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Maternal Obesity During Pregnancy: Cardiovascular Outcomes for Mother and Baby



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Wilsmore, Phoebe 


The prevalence of obesity has increased significantly over the last 30 years such that it is now more common worldwide to be overweight or obese than normal weight. As a result of this, increasing numbers of women are entering pregnancy overweight or obese. Obesity during pregnancy is associated with an increased risk of numerous negative obstetric outcomes including miscarriage, stillbirth, and neonatal mortality. Moreover, obesity is associated with an increased risk of women developing disorders of pregnancy such as gestational diabetes mellitus (GDM) and pre-eclampsia. These disorders are associated with the development of type 2 diabetes (T2D) and persistently high arterial blood pressure (hypertension) in the years after delivery. Hypertension is the number one risk factor for the development of cardiovascular disease (CVD), and CVD is the leading cause of death across the globe. Therefore, maternal obesity during pregnancy is associated with poor cardiometabolic health both during pregnancy and in later life.

Children of obese women are at an increased risk of both becoming obese themselves and developing hypertension and CVD. While some of this increased risk in the general population is attributable to a shared obesogenic postnatal environment, studies in both humans and animals reveal that it is also directly programmed by exposure to maternal obesity in utero. This forms part of the Developmental Origins of Health and Disease (DOHaD) hypothesis, which states that exposure to suboptimal environments during development programmes changes in long-term health. Together, this shows that maternal obesity during pregnancy is associated with poor cardiometabolic health in both mother and baby in the short and long-term, which will result in an increasing number of people suffering and dying from CVD. Therefore, it is paramount that interventions are developed in order to break the transgenerational cycle of obesity and cardiovascular dysfunction. Two interventions used in pregnancies complicated by GDM and that are being trialled in glucose-tolerant obese pregnancies are the application of an exercise intervention and the use of the glucose-lowering medication metformin. While evidence of improved maternal cardiometabolic function in response to these interventions has been found in human studies, longitudinal follow-up of children is limited.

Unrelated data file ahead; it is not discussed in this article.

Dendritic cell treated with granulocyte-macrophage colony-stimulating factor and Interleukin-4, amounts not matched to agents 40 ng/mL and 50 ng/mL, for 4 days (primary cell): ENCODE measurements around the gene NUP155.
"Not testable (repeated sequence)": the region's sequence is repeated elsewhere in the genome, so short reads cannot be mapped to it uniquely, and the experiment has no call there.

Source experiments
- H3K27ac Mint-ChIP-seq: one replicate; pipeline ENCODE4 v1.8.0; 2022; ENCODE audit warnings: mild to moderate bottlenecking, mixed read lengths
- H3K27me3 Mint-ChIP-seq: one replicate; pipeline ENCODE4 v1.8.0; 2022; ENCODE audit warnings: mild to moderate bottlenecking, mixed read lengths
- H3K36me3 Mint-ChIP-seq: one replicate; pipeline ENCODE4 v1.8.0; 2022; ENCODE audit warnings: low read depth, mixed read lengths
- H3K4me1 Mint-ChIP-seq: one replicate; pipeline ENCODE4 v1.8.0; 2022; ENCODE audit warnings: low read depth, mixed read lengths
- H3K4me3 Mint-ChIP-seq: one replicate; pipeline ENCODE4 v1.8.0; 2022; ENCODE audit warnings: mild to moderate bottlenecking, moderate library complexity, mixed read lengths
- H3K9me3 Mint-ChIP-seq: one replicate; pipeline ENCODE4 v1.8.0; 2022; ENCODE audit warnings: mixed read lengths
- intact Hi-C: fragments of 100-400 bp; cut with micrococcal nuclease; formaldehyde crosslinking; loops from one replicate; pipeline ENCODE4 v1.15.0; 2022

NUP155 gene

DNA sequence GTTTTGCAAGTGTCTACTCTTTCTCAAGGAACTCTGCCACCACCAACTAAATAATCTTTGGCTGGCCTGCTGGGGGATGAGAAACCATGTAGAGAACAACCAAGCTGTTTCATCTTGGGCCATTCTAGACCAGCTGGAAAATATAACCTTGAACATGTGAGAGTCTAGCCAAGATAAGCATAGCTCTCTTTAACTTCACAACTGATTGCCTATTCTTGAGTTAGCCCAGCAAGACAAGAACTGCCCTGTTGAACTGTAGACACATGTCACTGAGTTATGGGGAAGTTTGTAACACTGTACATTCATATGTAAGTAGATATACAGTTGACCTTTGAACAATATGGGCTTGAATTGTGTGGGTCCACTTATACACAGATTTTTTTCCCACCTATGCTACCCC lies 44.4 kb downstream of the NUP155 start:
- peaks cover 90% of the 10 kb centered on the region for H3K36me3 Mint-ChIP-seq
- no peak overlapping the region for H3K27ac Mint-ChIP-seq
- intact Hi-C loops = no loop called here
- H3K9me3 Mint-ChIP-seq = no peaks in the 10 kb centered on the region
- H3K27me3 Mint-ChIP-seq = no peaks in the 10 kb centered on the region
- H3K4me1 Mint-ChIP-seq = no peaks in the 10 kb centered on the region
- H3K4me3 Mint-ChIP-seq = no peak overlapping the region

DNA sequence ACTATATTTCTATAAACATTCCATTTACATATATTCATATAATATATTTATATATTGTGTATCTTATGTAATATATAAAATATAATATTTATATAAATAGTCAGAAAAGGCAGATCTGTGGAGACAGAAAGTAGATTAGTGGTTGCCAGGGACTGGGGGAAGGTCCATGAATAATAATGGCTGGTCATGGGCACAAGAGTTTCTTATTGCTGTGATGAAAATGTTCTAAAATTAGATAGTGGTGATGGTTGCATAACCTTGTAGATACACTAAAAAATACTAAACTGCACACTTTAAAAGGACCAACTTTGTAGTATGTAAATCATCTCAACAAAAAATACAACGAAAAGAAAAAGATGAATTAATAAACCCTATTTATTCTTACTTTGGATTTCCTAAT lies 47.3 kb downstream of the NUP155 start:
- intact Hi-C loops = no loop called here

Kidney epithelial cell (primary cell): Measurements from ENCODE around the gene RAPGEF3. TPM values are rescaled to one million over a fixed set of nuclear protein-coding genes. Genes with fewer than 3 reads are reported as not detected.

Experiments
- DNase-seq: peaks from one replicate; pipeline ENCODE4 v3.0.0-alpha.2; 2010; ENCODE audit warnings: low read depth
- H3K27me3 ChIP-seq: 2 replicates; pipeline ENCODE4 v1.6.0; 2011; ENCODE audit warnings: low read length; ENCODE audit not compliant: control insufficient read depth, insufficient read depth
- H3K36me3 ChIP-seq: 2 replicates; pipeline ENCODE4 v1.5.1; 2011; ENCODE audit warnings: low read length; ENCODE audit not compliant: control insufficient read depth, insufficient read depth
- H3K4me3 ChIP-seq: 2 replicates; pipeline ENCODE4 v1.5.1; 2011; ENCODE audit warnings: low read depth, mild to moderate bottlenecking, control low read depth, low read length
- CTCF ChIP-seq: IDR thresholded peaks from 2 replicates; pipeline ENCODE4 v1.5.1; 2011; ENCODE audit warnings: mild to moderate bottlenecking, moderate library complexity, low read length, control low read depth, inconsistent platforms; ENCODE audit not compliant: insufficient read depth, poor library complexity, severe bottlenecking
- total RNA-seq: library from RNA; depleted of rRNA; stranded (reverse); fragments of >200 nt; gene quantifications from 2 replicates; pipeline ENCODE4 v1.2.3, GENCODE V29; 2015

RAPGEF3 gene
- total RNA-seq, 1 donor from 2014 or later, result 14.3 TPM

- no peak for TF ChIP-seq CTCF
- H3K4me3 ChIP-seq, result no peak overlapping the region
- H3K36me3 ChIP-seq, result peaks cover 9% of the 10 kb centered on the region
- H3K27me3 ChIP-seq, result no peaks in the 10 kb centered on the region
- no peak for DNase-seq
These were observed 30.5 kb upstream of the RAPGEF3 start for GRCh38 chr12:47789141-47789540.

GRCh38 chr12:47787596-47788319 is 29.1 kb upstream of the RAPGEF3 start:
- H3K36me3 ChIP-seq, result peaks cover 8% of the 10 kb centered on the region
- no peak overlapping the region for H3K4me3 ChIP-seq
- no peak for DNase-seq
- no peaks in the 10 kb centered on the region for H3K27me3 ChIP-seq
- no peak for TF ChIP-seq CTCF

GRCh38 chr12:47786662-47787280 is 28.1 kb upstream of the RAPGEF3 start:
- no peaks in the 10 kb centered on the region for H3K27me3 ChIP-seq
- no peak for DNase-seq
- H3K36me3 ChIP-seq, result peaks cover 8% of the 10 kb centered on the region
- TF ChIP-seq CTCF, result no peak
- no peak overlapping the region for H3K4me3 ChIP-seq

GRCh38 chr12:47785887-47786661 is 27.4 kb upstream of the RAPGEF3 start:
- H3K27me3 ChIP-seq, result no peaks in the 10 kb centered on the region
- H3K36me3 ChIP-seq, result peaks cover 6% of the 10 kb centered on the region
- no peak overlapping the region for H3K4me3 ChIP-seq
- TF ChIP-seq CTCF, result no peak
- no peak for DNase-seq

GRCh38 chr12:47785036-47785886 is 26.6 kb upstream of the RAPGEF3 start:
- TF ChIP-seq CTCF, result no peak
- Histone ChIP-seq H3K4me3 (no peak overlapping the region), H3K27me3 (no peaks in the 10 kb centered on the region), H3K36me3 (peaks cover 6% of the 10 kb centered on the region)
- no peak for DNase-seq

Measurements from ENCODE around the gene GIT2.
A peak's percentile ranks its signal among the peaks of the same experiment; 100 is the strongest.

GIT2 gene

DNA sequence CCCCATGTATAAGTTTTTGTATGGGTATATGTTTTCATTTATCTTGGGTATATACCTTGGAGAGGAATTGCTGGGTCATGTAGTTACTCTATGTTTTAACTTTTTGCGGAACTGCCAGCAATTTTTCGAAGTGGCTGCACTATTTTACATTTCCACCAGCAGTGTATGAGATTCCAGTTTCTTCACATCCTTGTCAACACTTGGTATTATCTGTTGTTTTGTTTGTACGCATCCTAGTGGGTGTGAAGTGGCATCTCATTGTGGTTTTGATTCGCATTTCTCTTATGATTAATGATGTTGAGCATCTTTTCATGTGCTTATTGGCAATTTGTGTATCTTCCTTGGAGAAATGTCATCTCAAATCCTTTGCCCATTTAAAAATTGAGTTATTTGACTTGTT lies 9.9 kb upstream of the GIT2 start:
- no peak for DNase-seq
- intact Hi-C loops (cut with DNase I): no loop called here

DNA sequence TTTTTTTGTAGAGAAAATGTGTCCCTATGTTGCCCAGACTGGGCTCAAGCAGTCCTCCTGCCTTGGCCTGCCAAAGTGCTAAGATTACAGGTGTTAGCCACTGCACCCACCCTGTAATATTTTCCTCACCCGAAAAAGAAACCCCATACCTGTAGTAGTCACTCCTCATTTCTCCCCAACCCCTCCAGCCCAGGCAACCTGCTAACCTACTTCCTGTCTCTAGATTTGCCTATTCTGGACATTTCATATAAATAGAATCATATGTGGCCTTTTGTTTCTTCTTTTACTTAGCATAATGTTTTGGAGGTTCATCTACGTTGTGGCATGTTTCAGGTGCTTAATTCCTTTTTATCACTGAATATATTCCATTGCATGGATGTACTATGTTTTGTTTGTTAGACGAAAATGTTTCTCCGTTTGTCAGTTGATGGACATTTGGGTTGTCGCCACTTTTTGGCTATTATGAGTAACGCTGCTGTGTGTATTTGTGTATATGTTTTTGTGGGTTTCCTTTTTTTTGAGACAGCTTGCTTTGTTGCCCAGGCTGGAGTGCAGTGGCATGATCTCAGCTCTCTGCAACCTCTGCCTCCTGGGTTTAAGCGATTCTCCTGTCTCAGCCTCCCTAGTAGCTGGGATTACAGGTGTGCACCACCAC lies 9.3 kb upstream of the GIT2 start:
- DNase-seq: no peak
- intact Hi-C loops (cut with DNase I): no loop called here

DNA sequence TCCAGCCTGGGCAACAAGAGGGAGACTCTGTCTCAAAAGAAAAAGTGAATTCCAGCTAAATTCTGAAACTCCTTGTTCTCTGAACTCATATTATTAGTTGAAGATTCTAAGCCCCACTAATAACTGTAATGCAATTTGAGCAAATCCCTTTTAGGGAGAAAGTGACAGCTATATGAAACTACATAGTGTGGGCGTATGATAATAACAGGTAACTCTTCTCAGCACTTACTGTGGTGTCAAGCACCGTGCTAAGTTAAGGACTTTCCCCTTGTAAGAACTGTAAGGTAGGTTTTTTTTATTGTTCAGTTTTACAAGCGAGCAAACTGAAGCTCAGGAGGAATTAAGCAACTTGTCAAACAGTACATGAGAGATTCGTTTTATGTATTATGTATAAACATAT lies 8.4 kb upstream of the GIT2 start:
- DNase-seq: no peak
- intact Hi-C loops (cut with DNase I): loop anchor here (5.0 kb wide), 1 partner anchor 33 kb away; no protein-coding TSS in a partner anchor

The Ozanne group uses a well-established mouse model of maternal diet-induced obesity to investigate the effects of maternal obesity and glucose intolerance during pregnancy on the cardiometabolic health of both mother and baby. Using this model, the effects of maternal exercise and metformin intervention during pregnancy on the cardiometabolic health of both mother and offspring can be investigated.